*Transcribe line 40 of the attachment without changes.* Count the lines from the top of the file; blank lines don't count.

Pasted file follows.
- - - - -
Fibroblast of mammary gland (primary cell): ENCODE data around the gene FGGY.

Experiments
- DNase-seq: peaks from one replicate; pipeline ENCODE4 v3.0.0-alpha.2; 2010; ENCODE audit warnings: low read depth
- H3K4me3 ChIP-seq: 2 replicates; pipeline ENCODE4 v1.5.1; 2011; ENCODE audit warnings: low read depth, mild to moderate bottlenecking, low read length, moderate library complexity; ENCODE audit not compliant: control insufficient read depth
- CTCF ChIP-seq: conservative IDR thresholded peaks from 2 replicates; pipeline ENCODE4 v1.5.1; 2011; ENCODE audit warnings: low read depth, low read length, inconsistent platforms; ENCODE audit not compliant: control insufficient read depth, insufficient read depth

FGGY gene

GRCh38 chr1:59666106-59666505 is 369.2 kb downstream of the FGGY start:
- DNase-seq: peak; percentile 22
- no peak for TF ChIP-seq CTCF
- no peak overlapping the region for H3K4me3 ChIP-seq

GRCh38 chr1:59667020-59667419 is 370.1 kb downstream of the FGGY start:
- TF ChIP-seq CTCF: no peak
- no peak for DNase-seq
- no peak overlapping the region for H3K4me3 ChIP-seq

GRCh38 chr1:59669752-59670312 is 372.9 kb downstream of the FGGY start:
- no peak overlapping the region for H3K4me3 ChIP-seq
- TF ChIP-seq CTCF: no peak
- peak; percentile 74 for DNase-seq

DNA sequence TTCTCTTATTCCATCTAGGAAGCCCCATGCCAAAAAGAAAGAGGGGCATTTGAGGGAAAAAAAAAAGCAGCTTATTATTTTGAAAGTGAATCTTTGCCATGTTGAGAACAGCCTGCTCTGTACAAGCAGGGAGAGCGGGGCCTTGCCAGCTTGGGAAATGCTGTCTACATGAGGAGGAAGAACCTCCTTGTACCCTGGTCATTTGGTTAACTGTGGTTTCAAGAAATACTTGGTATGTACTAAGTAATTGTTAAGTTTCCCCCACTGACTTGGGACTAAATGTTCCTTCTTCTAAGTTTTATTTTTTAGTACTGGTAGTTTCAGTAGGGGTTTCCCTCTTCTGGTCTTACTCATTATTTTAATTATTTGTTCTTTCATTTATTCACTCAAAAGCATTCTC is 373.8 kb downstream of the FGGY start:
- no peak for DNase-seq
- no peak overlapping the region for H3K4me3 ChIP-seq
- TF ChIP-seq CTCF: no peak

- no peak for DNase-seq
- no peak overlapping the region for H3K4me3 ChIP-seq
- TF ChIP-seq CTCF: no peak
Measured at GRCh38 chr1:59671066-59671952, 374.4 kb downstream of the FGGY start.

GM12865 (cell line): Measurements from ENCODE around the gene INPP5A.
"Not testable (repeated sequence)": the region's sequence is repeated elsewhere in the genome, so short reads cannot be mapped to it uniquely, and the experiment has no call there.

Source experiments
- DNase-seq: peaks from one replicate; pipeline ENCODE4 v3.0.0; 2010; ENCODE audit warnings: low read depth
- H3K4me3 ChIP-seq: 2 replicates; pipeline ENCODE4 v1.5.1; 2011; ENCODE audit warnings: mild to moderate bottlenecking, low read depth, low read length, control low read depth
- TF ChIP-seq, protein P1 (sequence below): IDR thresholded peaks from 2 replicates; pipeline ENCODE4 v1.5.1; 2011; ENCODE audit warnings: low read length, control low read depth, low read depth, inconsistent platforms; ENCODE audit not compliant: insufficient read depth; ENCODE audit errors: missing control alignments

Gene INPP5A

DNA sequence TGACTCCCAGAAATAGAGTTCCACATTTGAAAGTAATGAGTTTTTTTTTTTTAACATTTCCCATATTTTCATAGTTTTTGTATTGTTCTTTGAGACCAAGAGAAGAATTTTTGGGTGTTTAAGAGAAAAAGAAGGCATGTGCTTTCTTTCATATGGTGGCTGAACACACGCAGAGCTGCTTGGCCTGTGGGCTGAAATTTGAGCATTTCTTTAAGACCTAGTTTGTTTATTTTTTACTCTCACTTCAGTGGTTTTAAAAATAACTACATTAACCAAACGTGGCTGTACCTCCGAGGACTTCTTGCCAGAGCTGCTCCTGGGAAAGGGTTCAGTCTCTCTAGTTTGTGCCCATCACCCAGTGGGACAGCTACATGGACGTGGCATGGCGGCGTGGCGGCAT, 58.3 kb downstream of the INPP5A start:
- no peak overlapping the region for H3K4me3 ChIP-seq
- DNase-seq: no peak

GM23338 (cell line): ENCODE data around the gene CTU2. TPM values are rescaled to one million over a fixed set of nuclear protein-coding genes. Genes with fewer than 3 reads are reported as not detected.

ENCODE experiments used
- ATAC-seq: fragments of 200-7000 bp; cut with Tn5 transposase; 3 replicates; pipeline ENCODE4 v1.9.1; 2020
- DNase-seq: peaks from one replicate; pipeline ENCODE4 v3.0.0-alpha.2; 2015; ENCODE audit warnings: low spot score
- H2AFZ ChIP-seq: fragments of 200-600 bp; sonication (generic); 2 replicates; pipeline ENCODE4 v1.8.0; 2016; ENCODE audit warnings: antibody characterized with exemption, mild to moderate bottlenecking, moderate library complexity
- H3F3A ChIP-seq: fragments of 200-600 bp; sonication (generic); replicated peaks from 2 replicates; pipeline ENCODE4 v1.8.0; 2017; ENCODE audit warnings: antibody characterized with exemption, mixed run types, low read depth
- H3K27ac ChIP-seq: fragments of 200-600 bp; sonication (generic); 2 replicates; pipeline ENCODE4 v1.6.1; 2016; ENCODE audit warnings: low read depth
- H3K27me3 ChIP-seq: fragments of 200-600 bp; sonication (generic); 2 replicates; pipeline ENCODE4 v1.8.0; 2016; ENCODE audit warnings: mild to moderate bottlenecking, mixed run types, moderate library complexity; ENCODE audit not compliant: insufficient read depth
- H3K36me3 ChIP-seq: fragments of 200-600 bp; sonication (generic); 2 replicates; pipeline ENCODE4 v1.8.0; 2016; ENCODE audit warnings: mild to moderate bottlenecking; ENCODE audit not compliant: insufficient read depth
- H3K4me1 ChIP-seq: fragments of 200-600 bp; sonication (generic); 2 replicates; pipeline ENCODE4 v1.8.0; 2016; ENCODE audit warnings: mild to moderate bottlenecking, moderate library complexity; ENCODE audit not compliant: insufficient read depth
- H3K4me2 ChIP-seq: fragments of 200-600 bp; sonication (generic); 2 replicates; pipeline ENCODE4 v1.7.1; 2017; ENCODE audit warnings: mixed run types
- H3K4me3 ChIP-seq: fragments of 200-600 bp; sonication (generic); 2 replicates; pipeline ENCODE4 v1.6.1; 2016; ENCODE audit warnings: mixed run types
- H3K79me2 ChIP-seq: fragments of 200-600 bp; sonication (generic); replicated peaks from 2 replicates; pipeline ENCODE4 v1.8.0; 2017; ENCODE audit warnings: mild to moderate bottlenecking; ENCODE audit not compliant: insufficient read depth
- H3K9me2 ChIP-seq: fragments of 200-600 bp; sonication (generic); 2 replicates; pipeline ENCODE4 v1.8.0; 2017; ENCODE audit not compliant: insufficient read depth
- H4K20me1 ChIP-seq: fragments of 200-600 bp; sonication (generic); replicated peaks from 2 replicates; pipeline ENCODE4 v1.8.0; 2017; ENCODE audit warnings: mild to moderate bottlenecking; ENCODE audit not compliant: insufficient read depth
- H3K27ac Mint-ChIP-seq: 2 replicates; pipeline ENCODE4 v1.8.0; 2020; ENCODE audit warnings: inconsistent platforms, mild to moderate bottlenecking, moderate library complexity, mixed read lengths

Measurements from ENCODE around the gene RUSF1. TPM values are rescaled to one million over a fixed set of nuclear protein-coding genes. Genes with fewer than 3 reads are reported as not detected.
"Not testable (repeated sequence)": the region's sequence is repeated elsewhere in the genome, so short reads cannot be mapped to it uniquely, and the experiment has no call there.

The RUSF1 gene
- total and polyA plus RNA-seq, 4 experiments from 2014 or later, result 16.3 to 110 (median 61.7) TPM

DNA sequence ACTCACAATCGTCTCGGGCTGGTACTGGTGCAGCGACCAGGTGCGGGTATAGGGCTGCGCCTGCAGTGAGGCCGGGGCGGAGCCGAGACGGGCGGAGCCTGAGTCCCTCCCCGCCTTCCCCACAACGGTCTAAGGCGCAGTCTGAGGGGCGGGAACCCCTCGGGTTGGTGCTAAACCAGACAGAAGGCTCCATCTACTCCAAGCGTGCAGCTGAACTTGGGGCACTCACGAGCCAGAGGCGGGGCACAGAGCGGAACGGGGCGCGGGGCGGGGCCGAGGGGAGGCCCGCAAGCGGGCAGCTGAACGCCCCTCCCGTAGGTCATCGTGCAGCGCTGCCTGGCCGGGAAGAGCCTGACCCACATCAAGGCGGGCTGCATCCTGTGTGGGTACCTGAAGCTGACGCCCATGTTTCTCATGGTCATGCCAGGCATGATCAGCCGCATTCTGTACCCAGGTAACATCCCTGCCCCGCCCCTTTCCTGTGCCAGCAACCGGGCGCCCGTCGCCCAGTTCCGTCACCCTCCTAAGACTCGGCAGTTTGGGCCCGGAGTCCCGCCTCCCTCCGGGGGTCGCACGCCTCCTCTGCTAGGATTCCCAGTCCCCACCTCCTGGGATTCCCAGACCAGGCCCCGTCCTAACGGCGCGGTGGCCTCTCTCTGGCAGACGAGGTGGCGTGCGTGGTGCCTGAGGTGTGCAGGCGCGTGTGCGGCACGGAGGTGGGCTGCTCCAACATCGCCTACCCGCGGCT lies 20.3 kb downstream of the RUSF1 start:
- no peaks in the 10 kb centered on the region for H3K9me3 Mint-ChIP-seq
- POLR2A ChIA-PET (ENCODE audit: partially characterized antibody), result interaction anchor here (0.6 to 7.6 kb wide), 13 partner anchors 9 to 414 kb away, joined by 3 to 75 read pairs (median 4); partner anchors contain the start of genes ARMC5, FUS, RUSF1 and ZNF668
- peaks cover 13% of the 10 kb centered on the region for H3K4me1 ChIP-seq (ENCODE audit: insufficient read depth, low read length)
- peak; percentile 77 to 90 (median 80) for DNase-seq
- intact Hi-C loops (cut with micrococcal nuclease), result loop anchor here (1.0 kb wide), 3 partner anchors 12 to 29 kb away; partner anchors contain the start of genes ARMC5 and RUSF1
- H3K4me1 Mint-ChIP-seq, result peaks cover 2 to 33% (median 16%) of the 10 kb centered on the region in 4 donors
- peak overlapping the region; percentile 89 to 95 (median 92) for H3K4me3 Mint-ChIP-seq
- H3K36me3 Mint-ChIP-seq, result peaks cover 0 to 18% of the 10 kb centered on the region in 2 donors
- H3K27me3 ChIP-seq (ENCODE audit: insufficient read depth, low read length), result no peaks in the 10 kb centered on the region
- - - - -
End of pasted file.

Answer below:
- DNase-seq: peaks from one replicate; pipeline ENCODE4 v3.0.0-alpha.2; 2015; ENCODE audit warnings: low spot score